There is a popular post booming on social media that summarizes a book by Nicholas P. Lunn. Lunn argues the current ending of Mark (everything after 16:8) really is original to Mark (against the clear scholarly consensus) and that the scholars who argue that Mark either ends at 16:8 or the ending was lost are just wrong.
Review of Let Your Hearts and Minds Expand by Thomas F. Rogers.
Part of the Neal A. Maxwell Institute for Religious Scholarship’s “Living Faith” series.
In his Foreword to this Book, Terryl L. Givens states he wants to “get out of the way and let you the reader get on with” reading the book rather than waste time with an introduction. I feel much the same way: Just read this book, and forget about this book review.
Review, Apocalypse: Reading Revelation 21-22. Julie M. Smith, editor.
From the Proceedings of the Mormon Theology Seminar.
Published by The Neal A. Maxwell Institute for Religious Scholarship.
Full disclosure up front: generally, I don’t consider myself a fan of doing “Mormon theology.” Not that I find the concept inherently incorrect, but that the results (usually) disappoint me. However, this slim volume, from “The Proceeding of the Mormon Theology Seminar” is a happy exception; even if I didn’t find value in all the essays, I found the collection, overall, quite valuable. Continue reading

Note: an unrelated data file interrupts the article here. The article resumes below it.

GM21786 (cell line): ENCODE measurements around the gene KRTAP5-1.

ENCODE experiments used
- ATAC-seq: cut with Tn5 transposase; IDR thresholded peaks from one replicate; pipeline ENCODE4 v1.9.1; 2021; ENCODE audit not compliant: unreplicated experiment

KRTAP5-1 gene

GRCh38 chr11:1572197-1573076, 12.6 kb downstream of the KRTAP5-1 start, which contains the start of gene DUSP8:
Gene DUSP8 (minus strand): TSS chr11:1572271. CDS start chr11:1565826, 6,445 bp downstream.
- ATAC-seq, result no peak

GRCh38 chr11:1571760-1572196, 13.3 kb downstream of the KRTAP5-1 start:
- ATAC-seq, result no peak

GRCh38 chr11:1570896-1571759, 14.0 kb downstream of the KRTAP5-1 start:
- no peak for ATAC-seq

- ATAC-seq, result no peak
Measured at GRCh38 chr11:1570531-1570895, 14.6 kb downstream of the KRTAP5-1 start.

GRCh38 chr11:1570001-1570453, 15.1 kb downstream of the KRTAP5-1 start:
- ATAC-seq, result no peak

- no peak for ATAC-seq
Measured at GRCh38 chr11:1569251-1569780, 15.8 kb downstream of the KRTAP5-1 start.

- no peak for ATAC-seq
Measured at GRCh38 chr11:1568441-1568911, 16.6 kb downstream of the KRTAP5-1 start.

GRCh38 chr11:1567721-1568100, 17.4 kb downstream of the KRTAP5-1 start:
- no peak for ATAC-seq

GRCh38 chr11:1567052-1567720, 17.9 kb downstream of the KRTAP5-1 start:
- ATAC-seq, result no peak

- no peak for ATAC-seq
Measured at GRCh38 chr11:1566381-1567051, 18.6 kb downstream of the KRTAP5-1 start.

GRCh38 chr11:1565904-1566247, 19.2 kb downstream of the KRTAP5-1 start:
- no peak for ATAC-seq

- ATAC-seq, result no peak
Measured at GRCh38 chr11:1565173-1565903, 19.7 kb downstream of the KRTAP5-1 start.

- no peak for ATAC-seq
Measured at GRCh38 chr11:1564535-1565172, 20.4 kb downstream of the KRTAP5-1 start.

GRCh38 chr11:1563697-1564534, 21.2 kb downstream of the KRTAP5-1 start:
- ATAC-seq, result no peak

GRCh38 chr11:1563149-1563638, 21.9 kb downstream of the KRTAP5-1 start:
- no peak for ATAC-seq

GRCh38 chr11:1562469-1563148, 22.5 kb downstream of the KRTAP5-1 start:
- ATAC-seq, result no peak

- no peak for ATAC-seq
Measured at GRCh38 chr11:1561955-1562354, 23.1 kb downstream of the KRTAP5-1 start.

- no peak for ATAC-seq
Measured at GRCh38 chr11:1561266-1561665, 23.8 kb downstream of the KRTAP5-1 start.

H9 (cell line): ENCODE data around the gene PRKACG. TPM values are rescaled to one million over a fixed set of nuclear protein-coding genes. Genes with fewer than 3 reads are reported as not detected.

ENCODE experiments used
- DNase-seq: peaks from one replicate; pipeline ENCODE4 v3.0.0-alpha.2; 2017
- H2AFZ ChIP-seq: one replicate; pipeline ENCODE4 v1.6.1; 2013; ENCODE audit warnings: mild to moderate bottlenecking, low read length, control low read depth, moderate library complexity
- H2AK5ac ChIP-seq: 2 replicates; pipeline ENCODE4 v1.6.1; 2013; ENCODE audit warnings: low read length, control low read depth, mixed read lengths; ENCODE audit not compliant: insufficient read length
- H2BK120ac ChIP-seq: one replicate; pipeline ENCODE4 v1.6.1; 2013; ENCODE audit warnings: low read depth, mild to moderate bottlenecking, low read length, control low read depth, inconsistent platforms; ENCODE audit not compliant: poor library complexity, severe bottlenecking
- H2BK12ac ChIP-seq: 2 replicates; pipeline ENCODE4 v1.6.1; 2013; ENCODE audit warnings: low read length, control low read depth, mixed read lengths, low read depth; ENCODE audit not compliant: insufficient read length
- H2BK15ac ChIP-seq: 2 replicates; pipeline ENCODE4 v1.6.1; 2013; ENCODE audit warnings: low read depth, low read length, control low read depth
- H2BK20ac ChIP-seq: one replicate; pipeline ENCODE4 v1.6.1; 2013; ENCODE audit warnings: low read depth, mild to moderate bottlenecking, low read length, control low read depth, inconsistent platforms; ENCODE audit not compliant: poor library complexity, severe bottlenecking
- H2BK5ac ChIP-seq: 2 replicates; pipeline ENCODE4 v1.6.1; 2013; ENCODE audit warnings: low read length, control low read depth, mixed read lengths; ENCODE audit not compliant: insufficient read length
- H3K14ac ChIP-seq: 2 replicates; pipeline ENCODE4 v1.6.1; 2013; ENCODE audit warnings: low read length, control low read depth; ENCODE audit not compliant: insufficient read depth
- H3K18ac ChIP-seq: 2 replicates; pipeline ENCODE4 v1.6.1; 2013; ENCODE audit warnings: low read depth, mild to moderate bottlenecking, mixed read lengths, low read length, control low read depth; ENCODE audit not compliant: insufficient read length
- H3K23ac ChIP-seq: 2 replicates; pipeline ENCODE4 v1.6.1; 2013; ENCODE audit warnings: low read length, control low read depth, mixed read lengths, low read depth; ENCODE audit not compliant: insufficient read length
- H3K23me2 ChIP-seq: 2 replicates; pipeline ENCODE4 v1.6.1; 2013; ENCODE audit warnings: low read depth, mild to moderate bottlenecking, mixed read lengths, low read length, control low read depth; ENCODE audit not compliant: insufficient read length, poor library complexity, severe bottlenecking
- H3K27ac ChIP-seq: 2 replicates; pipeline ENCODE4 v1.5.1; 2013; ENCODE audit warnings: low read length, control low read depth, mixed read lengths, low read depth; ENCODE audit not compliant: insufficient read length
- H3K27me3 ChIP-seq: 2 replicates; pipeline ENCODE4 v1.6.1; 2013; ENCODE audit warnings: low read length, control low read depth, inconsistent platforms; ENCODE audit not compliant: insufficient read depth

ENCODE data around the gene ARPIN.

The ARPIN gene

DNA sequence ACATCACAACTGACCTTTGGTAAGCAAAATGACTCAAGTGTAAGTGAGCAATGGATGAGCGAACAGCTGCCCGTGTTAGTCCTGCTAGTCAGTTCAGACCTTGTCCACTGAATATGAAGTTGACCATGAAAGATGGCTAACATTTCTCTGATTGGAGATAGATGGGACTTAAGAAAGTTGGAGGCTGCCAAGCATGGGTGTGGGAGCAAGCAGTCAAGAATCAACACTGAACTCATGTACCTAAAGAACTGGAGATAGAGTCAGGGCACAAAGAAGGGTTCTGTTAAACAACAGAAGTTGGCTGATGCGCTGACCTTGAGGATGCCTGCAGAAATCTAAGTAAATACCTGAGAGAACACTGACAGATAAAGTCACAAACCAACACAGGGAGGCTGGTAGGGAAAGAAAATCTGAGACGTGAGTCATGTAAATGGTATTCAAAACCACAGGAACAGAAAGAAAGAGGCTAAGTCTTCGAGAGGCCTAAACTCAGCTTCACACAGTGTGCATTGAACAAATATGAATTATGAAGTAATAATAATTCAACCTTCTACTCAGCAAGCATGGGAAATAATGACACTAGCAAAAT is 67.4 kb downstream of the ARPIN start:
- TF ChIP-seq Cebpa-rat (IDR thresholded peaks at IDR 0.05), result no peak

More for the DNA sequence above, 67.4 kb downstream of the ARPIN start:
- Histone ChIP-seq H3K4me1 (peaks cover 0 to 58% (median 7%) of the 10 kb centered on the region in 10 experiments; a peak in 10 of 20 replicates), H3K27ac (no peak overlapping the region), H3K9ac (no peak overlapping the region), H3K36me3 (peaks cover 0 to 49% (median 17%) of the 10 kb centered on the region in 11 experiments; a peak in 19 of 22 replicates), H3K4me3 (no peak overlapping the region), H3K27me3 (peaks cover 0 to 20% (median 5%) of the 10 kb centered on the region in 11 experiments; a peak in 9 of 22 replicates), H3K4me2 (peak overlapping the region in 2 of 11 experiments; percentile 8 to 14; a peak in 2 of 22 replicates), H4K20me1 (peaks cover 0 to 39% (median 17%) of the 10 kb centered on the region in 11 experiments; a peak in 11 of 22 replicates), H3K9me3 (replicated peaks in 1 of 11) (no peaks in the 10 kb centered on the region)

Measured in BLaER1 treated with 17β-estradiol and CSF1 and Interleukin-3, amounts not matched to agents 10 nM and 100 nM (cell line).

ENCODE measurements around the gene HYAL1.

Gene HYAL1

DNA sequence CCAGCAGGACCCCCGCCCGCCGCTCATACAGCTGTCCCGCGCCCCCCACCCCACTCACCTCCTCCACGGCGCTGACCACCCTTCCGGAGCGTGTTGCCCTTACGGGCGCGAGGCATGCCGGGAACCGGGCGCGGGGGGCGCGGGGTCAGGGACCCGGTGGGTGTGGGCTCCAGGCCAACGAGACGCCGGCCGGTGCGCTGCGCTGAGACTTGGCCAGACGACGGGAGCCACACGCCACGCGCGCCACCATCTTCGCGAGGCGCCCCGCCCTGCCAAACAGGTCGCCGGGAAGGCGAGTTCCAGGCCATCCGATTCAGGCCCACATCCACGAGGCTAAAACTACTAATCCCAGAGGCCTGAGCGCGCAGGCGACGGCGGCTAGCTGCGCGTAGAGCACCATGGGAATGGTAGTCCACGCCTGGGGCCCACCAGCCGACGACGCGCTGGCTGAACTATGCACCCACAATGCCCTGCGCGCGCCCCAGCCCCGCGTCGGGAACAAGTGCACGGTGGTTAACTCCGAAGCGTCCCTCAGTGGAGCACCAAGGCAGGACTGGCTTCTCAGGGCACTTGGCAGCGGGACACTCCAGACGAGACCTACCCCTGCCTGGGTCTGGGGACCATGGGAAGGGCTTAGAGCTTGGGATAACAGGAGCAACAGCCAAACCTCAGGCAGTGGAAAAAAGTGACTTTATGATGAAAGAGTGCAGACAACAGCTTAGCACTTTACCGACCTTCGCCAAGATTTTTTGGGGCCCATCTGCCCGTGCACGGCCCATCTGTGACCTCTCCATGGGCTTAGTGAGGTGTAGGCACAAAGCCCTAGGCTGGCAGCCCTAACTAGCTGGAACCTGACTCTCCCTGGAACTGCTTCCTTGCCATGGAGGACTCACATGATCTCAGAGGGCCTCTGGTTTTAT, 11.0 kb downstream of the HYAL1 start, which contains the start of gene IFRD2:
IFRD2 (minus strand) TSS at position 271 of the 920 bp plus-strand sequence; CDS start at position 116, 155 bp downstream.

If you follow any Mormon topics on any form of social media, it’s likely you’ve heard about Elder Ballard’s recent remarks:
“Gone are the days when a student asked an honest question and the teacher responded, ‘Don’t worry about it.’ Gone are the days when a student raised a sincere concern and a teacher bore his or her testimony as a response intended to avoid the issue.”
What I hope to do in this post is list a few resources that a seminary/institute (or even a really dedicated Sunday School teacher) could read to help them get the knowledge to either give good answers to these questions or to know where to look and find the answers. Continue reading